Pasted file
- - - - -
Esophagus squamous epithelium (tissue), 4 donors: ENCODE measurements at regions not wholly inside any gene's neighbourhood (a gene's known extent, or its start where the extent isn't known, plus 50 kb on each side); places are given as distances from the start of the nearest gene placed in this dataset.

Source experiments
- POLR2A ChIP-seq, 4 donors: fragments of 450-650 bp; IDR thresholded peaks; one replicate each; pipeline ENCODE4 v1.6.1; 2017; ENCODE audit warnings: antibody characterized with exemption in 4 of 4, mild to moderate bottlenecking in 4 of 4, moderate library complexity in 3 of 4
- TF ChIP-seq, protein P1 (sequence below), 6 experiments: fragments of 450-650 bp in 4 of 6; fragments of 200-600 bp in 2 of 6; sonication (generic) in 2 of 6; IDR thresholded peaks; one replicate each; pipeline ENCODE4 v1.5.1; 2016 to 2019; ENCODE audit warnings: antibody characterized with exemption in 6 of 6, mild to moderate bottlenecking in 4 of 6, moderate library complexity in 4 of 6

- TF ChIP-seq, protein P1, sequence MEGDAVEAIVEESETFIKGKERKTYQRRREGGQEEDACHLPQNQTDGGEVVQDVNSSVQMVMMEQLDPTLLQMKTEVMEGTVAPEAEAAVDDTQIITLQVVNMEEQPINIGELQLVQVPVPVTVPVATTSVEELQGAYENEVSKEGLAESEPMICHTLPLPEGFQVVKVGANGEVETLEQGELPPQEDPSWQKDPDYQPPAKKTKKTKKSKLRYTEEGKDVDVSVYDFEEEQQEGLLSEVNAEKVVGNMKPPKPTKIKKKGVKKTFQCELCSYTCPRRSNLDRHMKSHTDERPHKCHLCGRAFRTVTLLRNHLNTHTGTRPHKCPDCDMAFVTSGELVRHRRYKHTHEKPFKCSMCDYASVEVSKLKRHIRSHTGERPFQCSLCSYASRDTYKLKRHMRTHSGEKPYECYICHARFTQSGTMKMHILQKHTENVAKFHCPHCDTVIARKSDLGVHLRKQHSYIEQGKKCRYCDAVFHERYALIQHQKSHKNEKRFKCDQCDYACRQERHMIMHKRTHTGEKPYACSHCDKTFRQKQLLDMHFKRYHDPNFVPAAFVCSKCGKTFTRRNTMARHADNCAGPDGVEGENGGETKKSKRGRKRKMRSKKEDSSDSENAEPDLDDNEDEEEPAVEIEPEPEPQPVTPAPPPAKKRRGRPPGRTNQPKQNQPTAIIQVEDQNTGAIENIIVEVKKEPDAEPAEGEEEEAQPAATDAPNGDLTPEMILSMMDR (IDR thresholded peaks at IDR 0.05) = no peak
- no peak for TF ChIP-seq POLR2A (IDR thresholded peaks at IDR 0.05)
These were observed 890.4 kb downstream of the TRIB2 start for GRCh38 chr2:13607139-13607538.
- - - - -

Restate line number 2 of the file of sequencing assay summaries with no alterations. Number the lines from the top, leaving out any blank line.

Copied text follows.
Source experiments